Guide to Auditing: What It’s Going To Look Like In 2021 And Beyond

22nd April 2021 | Audit

Auditing is an essential part of your business’s accounting process as it allows you to be as transparent as possible with your stakeholders. The whole process has been put in place to help businesses provide credibility to their finances and assure everything, which has been conducted, is fair. Some audits are required by law and won’t interfere or change any of your financial documents because the accountants carrying them out simply examine existing documents.

Auditing was introduced several years ago by governments as a method of keeping tabs on businesses accounting. It proved the most effective way to ensure that a company’s dealings were fair and didn’t suggest any criminal non-compliance. Monitoring the financial actions of businesses and requiring that they provide evidence of fair dealings was essential, especially with the lack of technology available at the time. Monitoring tax compliance and measuring tax due was also a huge benefit of auditing in this way.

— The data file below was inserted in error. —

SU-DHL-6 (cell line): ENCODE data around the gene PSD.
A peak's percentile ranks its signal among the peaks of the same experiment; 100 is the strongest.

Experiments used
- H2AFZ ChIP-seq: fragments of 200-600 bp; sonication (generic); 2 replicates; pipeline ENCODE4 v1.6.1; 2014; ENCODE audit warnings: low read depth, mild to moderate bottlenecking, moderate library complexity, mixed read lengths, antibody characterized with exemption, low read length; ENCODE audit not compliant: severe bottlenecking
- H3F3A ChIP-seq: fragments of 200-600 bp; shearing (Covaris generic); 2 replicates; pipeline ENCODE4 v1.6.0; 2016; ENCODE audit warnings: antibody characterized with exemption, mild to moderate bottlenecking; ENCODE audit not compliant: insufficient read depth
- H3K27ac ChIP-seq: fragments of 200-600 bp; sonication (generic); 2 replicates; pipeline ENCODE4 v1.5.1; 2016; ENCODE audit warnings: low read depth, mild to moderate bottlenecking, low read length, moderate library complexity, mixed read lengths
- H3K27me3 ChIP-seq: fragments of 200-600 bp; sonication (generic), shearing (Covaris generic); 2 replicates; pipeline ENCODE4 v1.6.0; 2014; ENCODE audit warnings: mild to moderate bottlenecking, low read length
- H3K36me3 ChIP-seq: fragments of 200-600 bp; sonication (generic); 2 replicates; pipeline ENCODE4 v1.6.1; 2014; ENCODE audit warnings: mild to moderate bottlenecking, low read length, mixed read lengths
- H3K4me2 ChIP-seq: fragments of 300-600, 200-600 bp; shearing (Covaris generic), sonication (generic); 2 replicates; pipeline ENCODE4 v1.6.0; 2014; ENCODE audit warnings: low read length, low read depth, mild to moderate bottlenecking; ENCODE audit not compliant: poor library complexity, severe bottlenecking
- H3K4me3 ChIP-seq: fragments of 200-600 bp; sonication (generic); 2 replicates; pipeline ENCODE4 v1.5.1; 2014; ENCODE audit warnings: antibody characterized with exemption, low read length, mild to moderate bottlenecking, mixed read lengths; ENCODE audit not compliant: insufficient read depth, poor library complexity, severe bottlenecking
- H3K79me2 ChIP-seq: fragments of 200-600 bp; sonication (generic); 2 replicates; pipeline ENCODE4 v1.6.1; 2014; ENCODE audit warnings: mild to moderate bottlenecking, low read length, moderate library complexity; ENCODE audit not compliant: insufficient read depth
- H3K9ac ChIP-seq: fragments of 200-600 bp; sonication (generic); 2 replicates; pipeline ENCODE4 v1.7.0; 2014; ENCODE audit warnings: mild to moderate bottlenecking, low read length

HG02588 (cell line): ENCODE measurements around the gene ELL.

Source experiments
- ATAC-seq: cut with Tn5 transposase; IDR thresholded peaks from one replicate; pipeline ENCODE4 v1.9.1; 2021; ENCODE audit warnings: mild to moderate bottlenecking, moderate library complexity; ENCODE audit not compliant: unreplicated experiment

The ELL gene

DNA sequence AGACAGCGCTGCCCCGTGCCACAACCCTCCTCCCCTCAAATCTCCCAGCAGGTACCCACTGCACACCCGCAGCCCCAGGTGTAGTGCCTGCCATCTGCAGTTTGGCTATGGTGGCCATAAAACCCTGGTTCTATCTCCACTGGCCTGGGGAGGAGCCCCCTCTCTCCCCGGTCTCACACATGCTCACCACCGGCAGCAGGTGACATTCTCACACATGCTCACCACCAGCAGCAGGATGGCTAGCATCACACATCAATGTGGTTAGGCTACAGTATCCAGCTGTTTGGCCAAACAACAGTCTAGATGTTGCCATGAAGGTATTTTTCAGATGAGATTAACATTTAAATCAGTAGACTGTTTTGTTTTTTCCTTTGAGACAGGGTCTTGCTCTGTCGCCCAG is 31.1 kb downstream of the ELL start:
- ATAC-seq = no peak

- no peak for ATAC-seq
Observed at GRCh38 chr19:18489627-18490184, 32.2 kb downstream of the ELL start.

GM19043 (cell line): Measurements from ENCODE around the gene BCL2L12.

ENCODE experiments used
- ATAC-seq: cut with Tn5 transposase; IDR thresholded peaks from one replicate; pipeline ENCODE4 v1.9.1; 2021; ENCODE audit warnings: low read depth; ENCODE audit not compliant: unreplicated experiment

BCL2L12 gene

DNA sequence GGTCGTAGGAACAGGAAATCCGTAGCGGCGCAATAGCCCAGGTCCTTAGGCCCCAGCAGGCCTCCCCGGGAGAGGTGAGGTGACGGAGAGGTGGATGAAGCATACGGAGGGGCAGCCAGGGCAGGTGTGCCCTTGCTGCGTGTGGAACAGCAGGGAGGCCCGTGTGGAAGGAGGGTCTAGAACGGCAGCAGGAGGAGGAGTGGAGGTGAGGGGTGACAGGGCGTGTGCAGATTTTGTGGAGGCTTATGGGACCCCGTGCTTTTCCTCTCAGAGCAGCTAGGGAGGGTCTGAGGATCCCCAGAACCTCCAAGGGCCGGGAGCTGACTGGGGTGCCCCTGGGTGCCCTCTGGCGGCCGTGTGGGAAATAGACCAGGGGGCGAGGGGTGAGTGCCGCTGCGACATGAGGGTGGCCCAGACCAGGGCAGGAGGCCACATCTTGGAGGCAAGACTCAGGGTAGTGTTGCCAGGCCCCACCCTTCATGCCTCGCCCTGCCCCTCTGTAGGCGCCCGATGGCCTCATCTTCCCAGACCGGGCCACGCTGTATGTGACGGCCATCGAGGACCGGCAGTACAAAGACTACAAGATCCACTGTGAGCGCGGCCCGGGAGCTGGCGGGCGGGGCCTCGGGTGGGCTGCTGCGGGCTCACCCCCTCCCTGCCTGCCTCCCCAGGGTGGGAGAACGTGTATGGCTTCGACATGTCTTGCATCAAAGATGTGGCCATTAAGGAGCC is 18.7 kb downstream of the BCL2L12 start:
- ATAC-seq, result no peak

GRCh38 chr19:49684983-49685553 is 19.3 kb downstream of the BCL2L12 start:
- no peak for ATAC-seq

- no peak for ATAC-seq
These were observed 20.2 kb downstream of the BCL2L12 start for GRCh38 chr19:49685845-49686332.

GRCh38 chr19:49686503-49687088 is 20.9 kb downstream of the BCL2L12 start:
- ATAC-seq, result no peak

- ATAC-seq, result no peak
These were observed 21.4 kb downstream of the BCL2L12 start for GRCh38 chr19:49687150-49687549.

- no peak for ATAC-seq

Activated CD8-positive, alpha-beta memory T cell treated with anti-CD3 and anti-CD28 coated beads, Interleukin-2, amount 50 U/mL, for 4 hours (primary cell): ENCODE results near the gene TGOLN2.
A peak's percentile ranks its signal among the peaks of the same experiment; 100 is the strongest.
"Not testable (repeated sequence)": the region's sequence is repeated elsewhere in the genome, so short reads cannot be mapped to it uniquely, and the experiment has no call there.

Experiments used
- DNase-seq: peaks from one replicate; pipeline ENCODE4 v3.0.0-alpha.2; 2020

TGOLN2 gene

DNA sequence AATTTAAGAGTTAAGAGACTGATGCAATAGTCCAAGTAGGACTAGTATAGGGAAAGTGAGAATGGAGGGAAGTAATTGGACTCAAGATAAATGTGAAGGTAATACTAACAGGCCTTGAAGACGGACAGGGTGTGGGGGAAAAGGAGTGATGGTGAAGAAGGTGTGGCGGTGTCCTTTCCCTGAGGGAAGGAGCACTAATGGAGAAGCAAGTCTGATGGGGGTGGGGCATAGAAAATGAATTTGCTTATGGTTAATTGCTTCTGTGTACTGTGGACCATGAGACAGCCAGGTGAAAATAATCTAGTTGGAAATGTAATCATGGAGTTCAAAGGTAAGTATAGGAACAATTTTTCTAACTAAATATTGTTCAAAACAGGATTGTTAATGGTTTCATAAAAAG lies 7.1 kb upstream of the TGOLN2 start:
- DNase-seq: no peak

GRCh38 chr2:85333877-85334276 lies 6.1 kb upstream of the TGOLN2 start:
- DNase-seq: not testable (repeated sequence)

At Williamson & Croft, we have over 15 years of experience, over which time we’ve accrued a wealth of knowledge that has allowed us to carry out effective and highly accurate audits for a range of different businesses. We’ll educate you on the specifics and make sure you’re always aware of what stage the process is at. We currently operate as accountancy service providers in Manchester and Liverpool. To get started on your business’s audit today, call us on 0161 3990121 if you’re based in Manchester, 0151 3033112 if you live in Liverpool or email us at info@williamsoncroft.co.uk.

What Are Audits?

Auditing is an examination of a business’s financial statements by an auditor to check that all statements and claimed transactions are legitimate. Essentially, our auditors will review the documents to properly assess whether profits and losses have been accounted for and that any record of what is owed is properly reflected in the business’s balance sheet.